Friday, December 4, 2009

Proposed: The Holiday Unification Plan

The annual war with the wallet and the waistline is underway — you know, the one we battle with from Halloween to the merciful end of the year. Tired of standing in grocery line after line, week after week? Weary of the water-torture insistence of forced goodwill, week after week after week? Have you had enough?

A humble proposal: by common consent, we agree to merge all the year-end holiday observances into one. Rather than suffer the serial indignities of the costumed candied madness of Halloween, the baroque culinary engorgements of Thanksgiving, the ruthless merchandising of Christmas and the inebriate  excesses of New Year’s Eve … a holiday unification plan. One week within the same month, collectively decided.

Look at this practically. Such a plan could mean less impact on the environment; without the current prolonged holiday season, shoppers would concentrate their holiday purchasing in a tighter time frame, meaning fewer cars crowding the highways between Thanksgiving and the week after Christmas (when the gift returns inevitably begin).

For travelers: Since the current holiday season for travel runs from just before Thanksgiving until just after Christmas, airlines and common carriers like Amtrak face crushing increases in travelers for at least a month. Replacing that with a more sharply defined period on the calendar means that long period of increased demand on services is replaced with a shorter one. The same impact those carriers now experience dragged out over a month is focused on a single week — much easier for airport general managers and Amtrak schedulers to negotiate.

For retailers, the uncertainty of a protracted holiday shopping season would be replaced with a tighter time frame for seasonal purchases — more in-store and online sales in less time, and a faster and more immediate shot in the arm for those year-end balance sheets.

Rather than scattering closures over the weeks between late October and the end of December, other businesses would have one week to close at one set time in the season; the additional days of operation for those businesses, fully staffed more of the time, would mean enhanced revenues for the last months of the year.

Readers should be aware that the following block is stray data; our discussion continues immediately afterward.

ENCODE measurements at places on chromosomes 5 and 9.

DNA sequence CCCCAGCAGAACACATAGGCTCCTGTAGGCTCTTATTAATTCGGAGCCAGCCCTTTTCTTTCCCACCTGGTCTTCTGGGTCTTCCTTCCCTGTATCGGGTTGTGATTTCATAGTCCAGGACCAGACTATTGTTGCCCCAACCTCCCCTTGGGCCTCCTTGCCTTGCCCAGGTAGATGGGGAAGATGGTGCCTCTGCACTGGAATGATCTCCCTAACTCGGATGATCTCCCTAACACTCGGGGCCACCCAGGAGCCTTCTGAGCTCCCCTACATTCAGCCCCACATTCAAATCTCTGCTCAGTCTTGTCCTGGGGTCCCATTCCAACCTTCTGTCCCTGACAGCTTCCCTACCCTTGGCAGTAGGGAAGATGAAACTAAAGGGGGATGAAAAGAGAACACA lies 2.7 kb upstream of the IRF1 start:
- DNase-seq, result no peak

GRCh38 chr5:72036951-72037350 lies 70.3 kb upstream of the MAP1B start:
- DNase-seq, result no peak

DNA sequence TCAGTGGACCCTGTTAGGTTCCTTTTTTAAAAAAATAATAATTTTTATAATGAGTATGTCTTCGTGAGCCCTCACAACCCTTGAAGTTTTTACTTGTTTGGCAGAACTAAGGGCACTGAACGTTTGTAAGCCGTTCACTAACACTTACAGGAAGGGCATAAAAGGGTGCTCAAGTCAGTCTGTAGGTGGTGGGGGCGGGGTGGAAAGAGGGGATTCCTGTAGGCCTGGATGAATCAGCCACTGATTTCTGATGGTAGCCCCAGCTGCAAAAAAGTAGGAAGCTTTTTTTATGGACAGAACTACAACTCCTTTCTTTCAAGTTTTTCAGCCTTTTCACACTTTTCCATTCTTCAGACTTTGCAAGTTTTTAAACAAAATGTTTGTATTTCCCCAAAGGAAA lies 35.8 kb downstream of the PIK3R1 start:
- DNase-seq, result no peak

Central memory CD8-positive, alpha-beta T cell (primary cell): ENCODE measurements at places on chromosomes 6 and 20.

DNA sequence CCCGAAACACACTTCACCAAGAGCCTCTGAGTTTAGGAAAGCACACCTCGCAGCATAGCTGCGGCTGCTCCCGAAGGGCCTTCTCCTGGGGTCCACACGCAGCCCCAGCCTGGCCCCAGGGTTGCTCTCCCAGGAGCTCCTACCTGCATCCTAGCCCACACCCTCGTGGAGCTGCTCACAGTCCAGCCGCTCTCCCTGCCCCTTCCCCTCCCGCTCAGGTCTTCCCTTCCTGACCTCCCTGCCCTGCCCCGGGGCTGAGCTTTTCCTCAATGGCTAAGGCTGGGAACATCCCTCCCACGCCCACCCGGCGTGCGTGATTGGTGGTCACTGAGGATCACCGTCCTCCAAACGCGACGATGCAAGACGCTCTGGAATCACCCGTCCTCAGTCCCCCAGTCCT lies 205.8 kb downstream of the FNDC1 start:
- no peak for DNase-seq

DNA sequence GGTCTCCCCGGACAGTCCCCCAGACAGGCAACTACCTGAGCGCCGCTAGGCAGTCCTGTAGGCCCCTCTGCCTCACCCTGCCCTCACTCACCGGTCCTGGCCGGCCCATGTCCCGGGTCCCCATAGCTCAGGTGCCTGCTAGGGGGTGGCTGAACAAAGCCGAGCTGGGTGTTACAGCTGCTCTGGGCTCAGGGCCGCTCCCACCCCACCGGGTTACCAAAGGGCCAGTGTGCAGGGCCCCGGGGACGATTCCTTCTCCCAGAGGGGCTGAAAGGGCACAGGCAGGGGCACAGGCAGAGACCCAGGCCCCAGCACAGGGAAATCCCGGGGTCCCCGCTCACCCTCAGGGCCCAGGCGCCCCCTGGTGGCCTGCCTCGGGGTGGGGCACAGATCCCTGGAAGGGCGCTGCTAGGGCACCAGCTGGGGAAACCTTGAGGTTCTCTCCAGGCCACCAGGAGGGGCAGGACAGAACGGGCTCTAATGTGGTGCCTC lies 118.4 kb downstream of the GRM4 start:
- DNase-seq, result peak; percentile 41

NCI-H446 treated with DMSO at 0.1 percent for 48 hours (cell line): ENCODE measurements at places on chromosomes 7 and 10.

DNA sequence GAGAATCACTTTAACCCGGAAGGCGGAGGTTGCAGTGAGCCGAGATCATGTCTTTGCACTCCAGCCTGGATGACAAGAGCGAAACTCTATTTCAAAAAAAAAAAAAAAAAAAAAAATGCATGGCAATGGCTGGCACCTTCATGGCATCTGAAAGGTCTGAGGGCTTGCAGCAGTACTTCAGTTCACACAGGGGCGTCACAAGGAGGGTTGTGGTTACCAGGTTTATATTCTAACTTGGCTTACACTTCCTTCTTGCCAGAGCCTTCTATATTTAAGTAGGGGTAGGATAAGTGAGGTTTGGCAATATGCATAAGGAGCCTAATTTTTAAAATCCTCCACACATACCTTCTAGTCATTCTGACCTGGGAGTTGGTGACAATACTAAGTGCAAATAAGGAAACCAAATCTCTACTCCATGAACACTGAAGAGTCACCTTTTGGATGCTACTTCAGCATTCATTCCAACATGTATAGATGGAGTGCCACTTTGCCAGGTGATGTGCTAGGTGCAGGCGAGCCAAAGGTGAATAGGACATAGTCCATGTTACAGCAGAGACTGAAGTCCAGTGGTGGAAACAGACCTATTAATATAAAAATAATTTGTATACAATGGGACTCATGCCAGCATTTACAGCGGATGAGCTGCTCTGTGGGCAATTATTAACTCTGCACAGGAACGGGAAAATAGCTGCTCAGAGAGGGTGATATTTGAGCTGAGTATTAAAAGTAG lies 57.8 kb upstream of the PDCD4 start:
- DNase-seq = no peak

Such a plan clears the decks for more attention to be paid to seasonal holidays the majority culture otherwise ignores, like Hanukkah, Eid-al-Adha and Muharram.

And that’s to say nothing of the wear and tear on the mind that builds up this time of year. The prolonged holiday season takes perhaps its biggest toll on the psyche, plays on our sense of well-being and satisfaction. A shorter, more concentrated holiday season would make that emotional burden more bearable (or at least more chronologically definable).

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The biggest challenge to making this happen might be the cultural resistance, but in many ways our society is moving in that direction already. We’ve long been accustomed to the combinational experience.

In various commercial aspects of the culture from candy (“Certs: It’s two, two, two mints in one!”) to household products (“detergent and fabric softener in one”), from prescription medications (combination therapy is commonly used to treat depression, diabetes, HIV and hypertension) to over-the-counter drugs (aspirin or multivitamins twinned with cholesterol-fighting phytosterols) to automobiles (witness the rise of the hybrid vehicle), this is something our culture’s been getting its head around for a long time.

A holiday unification plan is the next step to where we’re going already.

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There might be a few complications. What could we call it? Bacchanal Time? Days of Jubilee? The Great Throwdown? We’re a pluralistic society, we’ll come up with something.

Get online. Send e-mails to your friends and your representative. Let’s get behind this thing, for the greater good. One holiday period, indivisible, with liberty and justice.

In one.

Image credits: Holiday shoppers: AP Photo/Carolyn Kaster. Eid stamp: Via Bayer aspirin: Via

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